06. Indicators & Alerts

Reading this page: Take a good 10 minutes and re-read until you get it.
Time saved on irrelevant indicators: A lot!

We’re going to make a very bold statement now. It is the ethos of this website, our trading methods and, we believe, will change the way you look at trading charts and indicators permanently…

Do not trade using lagging indicators

Now, if you strongly disagree with this statement (which of course is just our opinion among infinite others) then we wish you well with your methods and recommend that they are infinitely well covered elsewhere. We are simply not here to discuss indicators on this website that average price over many bars – and for good reasons.

We do not use: Moving Averages, Stochastics, RSI, Momentum, Parabolic SAR, CCI, MACD, Ichimoku or anything else that uses averages of past prices to enter and exit trades.

The simple reason is that, although they may give you a slight edge, the edge is not statistically significant enough to be taken advantage of unless you have an entire portfolio of many automated trading algorithms and an account large enough to have such a portfolio. Even then, the edge is likely going to only give you a similar return to a good investment fund or savings account over a long period of time.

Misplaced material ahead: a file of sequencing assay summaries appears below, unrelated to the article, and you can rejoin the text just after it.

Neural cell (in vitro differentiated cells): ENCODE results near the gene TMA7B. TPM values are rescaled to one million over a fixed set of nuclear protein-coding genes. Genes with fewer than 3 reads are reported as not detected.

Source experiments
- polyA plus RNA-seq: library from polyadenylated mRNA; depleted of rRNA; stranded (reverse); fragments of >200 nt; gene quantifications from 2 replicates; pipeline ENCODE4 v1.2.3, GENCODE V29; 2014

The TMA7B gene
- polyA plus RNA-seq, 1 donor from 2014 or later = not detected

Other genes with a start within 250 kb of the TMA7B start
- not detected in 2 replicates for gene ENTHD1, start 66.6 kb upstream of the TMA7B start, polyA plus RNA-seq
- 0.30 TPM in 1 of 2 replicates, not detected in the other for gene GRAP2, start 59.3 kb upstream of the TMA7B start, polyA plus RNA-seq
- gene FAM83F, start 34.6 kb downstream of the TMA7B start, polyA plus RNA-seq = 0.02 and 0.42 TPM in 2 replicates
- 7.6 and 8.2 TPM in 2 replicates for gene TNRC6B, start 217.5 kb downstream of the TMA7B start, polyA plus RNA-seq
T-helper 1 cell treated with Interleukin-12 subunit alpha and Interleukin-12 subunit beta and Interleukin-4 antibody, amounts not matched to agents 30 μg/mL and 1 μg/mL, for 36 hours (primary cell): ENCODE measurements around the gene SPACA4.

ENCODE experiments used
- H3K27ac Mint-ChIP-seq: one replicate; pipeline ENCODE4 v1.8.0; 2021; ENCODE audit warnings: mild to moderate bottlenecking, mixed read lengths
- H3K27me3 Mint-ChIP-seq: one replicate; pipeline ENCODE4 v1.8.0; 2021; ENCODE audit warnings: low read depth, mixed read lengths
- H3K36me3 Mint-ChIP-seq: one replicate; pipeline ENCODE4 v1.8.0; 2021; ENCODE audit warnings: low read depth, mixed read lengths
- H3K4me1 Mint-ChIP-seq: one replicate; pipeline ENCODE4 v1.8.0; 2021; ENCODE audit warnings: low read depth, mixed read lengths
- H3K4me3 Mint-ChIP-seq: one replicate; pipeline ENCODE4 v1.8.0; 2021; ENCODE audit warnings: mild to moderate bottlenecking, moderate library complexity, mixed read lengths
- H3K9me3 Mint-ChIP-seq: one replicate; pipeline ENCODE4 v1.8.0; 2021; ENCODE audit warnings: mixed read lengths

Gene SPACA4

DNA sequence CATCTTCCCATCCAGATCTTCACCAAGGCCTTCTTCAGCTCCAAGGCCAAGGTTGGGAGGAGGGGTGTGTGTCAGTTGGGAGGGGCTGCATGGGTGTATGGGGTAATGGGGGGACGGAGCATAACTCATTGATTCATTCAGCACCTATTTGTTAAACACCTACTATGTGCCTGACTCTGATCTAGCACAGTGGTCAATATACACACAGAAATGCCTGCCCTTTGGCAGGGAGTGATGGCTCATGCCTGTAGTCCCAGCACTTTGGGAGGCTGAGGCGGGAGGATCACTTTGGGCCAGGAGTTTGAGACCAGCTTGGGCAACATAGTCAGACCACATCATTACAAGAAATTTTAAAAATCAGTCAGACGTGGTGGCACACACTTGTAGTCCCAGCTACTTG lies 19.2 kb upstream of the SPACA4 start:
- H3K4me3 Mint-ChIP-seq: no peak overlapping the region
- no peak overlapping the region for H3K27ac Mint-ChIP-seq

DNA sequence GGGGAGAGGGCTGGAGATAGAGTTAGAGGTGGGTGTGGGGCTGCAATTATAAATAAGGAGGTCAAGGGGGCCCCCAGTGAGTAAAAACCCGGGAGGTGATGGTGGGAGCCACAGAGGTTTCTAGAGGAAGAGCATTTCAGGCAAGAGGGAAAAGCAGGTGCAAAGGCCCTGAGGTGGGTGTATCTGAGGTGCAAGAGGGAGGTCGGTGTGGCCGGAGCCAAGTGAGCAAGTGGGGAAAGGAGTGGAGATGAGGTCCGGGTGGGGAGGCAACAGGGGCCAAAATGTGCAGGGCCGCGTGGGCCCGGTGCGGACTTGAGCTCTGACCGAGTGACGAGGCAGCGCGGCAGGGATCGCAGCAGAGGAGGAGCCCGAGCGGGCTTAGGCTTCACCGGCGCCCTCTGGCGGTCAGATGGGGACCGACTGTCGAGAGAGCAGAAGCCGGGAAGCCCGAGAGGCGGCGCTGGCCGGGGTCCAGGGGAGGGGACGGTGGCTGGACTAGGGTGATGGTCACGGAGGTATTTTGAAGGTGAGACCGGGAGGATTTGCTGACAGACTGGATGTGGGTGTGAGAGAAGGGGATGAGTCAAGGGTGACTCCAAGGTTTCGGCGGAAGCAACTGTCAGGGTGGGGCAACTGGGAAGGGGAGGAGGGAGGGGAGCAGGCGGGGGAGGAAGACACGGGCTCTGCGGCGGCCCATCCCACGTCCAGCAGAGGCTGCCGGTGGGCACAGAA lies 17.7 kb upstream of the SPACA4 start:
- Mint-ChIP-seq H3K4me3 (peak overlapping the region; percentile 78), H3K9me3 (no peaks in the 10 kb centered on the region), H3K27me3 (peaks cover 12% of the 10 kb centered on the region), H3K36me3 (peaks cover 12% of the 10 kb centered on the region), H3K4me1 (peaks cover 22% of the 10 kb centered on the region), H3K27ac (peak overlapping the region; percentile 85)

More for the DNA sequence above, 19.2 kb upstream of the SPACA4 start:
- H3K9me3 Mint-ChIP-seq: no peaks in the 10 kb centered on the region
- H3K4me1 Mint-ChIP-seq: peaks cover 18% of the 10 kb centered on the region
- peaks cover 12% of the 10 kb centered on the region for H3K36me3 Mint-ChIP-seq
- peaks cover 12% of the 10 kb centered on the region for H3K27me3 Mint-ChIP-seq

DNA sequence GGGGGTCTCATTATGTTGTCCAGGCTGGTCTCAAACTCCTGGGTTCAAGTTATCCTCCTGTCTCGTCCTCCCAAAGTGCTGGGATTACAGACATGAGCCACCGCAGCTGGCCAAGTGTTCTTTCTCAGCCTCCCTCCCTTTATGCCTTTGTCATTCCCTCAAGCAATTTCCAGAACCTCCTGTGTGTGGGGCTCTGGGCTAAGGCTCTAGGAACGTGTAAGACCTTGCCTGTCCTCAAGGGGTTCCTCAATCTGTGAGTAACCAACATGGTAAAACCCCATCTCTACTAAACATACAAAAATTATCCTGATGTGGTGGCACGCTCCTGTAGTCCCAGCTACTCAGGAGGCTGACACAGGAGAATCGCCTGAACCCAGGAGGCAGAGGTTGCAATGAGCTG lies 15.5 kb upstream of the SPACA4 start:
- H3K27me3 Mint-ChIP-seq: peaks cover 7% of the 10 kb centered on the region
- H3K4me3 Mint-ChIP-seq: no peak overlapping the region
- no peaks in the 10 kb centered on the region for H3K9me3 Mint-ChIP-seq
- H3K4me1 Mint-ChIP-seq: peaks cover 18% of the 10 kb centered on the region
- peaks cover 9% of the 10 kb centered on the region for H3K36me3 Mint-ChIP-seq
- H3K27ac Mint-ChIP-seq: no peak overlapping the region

These wavy line averaging indicators might look meaningful – in the same way that a stopped clock is right twice a day – but really they are just distractions that brokers taking the other side of your trades are happy to supply you with, on their platforms, to keep you amused and steadily give them money.

OK, maybe with the exception of bollinger bands

The only exception we make is Bollinger Bands, but they are only really relevant for scalping traders on the 1 minute chart, and for good mathematical reasons, but they are still just an aid to price-action analysis and certainly no holy grail indicator. They do work but are not really going to help the private trader unless you have direct market access.